by Cheryl Dawes
The genetic material we inherit from our parents is responsible for traits such as eye color. Research has shown that it also plays a role in whether and when we develop Alzheimer’s disease (AD). However, the relationship between our genes and this relentless memory-wasting disease is much more complex and less well understood than the relationship between our genes and the color of our eyes.
In most AD, there are probably many genes involved that interact with each other and with the environment. Although all of these interactions lead to the brain changes—plaques, tangles and neuron loss—that characterize AD, they likely take different pathways.
Untangling these multiple pathways and elucidating the genetics of AD is the goal of University of Washington ADRC researchers and other groups across the country that have embarked on a large-scale effort targeted on the most common form of AD.
For more than 15 years, UW ADRC genetics researchers Drs. Thomas Bird, Gerard Schellenberg, Ellen Wijsman and their colleagues have been investigating genetic factors involved in AD. Their identification of genes related to several forms of dementia has advanced understanding of how AD develops and extended lines of inquiry aimed at finding ways to slow or prevent its progression.
By studying families with several members who have dementia, UW researchers and other groups have identified genes responsible for three rare forms of inherited early-onset AD. The three genes are called amyloid precursor protein, presenilin 1, and presenilin 2. These genes have provided important scientific information about the biology of AD. However, mutations in these genes cause less than 2 percent of all AD in the general population. A fourth gene, apolipoprotein E, has also been identified as a risk factor for AD. However, it does not directly cause the disease. More recently, the UW team identified a mutation in the tau gene that leads to frontotemporal dementia, which is also an early-onset disease and may account for 10 percent of all dementia.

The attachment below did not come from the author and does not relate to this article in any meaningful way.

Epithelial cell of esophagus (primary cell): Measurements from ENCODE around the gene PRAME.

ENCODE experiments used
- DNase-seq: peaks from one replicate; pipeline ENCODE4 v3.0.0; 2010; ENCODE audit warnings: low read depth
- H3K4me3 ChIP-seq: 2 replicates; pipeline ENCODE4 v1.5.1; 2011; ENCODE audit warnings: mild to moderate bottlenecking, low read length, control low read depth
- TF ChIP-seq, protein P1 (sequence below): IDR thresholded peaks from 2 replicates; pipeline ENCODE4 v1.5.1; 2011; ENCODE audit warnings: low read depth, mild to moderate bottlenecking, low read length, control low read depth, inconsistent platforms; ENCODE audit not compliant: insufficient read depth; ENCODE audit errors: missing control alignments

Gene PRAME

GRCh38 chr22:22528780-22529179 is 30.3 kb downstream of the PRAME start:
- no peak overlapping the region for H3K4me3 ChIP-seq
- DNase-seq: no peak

Now, in collaboration with the other ADRCs around the nation funded by the National Institute on Aging, the UW group is recruiting families to participate in a study designed to shed light on genetic factors involved in the much more common late-onset form of AD.
The study seeks to enroll 1,000 families throughout the country. The goal is to recruit 100 families from the Northwest. Eligible families must have two living siblings who have AD with onset after age 60 and a third family member over 60 who may or may not have memory loss. Blood samples are collected from each individual participating in the study. These samples, which are de-identified—marked solely as part of a particular family pedigree with a particular type of clinical history—are sent to the National Cell Repository for Alzheimer Disease (NCRAD) at Indiana University. The samples provide cell lines and genetic material for qualified researchers who are employing a variety of approaches and methods to investigate the genetics of AD.
The national study is seeking to recruit 1000 families with AD because it has become clear that large numbers of families are required to identify multiple genes, each of which may have relatively small effects. This is an ongoing three-year study that will run through the end of 2005. The families recruited in this study are also eligible to participate in other AD research, including the other projects presently occurring at the University of Washington AD Research Center. As in most scientific projects, participants will not see direct benefit to themselves. However, the long-term goal is a better understanding of AD that will eventually lead to improved treatment or even prevention.
For more information, contact Malia Rumbaugh by phone at 206-277-6645 or toll-free 800-821-7967, or by e-mail at email@example.com.